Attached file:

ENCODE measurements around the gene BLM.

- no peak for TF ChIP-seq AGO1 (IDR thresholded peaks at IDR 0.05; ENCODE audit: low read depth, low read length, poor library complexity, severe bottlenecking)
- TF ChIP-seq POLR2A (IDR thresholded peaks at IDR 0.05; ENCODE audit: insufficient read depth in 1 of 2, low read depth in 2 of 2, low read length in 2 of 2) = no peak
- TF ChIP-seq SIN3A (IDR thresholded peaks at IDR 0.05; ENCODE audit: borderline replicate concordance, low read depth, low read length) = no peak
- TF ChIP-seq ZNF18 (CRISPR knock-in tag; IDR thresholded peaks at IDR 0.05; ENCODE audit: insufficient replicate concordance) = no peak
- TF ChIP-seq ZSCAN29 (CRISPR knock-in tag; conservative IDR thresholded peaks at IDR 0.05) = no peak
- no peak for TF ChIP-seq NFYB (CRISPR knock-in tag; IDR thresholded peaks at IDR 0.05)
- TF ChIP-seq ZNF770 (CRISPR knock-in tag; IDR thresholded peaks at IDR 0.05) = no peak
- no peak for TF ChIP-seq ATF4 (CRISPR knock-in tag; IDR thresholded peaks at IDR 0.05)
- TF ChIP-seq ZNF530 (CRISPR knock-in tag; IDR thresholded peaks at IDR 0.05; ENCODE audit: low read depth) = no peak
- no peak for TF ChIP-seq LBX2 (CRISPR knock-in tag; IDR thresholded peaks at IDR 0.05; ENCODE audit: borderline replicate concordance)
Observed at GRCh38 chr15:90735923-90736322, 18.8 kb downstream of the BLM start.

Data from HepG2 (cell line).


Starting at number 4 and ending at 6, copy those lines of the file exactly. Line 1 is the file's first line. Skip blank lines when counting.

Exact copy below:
- TF ChIP-seq SIN3A (IDR thresholded peaks at IDR 0.05; ENCODE audit: borderline replicate concordance, low read depth, low read length) = no peak
- TF ChIP-seq ZNF18 (CRISPR knock-in tag; IDR thresholded peaks at IDR 0.05; ENCODE audit: insufficient replicate concordance) = no peak
- TF ChIP-seq ZSCAN29 (CRISPR knock-in tag; conservative IDR thresholded peaks at IDR 0.05) = no peak